Math You Need > The Math You Need, When You Need It > Why use The Math You Need?

Why use The Math You Need, When You Need It?

Have you ever felt that you spend too much time in class reviewing the quantitative skills you think your students should have gotten in high school? Do you wish your students could readily tackle quantitative problems in geoscience without so much hand-holding? Would you like to assign more quantitative problems in your introductory courses?

The Math You a web-based short course designed to instruct students in the quantitative skills they need, just before they need them to address geoscience problems in the classroom. Students complete a self-paced set of web pages and quizzes designed to bring them up to speed on a number of mathematical concepts that are introduced in most introductory geoscience courses. The examples and quizzes are designed so that instructors can choose questions that address the context in which they wish to introduce the mathematical concept.

Why is this effort important?

Quantitative topics pervade the geosciences; yet, many introductory textbooks gloss over the quantitative aspects and expect students to quickly grasp some relatively complex mathematical themes even when they are treated qualitatively (e.g., reading cumulative percent graphs, understanding exponential decay, etc). Furthermore, students who are uncomfortable or unfamiliar with mathematics often feel that there is little support. Faculty often feel time-constraints, administrative pressure or student feedback can keep them from including quantitative content in their courses (e.g., participants in 2006 QL workshop). The modules in The Math You Need... are math tutorials for students, completed just before they need to be able to use it in their geoscience course. The modules are designed to delve more deeply into the mathematics needed for introductory geosciences while supporting students who are math phobic or just need some math review.

There is good evidence that both retention and learning are increased when students feel they have support for difficult mathematical concepts (e.g., ACT, 2004; Baer et al., 2005). If they feel like they are given time to learn (or relearn) the mathematics they are more comfortable applying it later to "high-stakes" problems in their courses. At Highline Community College, a one-credit course called "MathPatch" has dramatically increased retention and student performance. Students felt that they had the support and did not feel lost because they knew that mathematical thinking was expected of them. They were supported and lived up to that expectation.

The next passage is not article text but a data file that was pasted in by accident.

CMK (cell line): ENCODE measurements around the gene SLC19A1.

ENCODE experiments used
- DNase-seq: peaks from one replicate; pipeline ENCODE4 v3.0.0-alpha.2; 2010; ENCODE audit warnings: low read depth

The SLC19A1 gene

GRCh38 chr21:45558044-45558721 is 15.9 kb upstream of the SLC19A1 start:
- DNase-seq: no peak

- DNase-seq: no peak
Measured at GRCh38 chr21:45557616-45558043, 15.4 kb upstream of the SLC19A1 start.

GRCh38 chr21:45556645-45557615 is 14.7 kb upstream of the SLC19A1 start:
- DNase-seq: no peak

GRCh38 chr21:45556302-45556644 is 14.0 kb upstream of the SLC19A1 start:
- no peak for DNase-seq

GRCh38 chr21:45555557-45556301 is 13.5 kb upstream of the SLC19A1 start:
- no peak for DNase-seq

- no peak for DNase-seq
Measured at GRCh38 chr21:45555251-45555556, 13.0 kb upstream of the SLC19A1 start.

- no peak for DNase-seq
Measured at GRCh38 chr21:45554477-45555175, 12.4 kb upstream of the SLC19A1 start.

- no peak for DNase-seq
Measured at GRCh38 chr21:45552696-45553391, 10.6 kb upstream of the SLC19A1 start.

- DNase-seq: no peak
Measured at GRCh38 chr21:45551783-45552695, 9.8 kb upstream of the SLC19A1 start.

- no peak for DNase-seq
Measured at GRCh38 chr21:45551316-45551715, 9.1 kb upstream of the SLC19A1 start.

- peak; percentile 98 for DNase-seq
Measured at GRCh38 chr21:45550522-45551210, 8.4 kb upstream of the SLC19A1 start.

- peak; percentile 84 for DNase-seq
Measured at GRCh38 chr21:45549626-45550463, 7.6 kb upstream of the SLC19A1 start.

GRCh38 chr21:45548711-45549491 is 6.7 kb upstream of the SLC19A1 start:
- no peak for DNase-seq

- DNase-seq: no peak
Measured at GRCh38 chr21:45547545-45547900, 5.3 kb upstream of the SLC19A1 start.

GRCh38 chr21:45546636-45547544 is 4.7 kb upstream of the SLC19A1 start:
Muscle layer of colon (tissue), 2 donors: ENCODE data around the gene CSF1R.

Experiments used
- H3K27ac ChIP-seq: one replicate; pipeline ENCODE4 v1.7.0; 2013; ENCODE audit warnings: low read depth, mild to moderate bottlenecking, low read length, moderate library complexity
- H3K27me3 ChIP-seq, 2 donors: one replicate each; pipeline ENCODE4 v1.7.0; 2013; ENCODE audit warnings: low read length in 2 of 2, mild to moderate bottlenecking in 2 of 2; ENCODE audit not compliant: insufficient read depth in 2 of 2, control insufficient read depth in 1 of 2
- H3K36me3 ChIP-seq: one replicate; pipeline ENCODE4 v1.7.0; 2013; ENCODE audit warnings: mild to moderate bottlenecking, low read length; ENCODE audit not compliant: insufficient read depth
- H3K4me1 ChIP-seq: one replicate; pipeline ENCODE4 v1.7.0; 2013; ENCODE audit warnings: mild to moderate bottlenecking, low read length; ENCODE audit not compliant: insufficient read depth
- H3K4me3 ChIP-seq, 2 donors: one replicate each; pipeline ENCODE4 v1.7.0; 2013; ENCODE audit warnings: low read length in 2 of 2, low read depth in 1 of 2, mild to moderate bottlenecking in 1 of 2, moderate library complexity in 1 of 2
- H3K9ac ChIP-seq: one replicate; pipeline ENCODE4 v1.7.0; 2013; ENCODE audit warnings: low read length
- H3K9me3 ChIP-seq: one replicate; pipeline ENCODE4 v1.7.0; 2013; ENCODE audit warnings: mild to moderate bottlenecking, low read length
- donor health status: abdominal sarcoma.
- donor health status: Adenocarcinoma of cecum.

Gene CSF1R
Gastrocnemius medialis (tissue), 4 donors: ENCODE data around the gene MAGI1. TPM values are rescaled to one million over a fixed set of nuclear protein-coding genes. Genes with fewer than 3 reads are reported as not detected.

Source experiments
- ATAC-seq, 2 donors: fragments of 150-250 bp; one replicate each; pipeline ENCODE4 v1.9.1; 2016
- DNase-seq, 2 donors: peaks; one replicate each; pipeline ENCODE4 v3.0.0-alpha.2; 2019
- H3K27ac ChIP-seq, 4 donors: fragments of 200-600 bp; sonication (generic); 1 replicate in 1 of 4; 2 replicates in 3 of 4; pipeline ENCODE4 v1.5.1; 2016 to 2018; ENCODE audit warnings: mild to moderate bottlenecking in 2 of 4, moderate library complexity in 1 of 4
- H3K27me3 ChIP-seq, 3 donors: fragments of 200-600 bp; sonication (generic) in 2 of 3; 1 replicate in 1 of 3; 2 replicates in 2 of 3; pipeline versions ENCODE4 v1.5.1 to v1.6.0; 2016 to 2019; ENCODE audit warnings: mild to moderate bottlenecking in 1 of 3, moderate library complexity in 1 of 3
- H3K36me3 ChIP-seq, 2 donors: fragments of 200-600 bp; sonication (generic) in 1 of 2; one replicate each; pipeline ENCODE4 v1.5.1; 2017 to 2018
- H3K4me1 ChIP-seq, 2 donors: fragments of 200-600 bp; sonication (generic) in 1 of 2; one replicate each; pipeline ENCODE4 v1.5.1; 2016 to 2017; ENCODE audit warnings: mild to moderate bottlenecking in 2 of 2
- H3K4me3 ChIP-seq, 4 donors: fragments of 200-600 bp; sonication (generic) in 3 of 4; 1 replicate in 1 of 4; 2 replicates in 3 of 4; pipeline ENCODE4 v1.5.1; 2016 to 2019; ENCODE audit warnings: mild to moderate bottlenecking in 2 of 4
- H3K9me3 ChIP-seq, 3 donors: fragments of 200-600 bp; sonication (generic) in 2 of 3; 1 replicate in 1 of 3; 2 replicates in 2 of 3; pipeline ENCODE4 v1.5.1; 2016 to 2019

Why "self-paced" and "web-based"?

The Math You Need... can be used in conjunction with any introductory geoscience course. A pretest determines who needs the tutorials. Each appropriate tutorial can be assigned to those students who need (or want) the review of concepts they "should have learned in high school". These tutorials/reviews of quantitative skills are meant to reduce the time spent in class teaching remedial skills while increasing the quantitative support for those students who need it. Self-paced and web-based means that you don't have to spend time in (or out of) class that could be spent on geoscience topics.

Why did we choose this pedagogy?

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The modules in this project build upon ideas generated by mathematicians and geoscientists at a series of NSF-sponsored workshops. Together, they came up with some good ideas for teaching mathematics in the geosciences:

    • Place quantitative concepts in geologic context.
    • Use multiple representations.
    • Work in groups.
    • Revisit mathematical concepts throughout the course.
    • Use technology appropriately.
We have tried to use these "good ideas" whenever possible. In particular, we utilize ideas 1, 4 and 5 in most pages.

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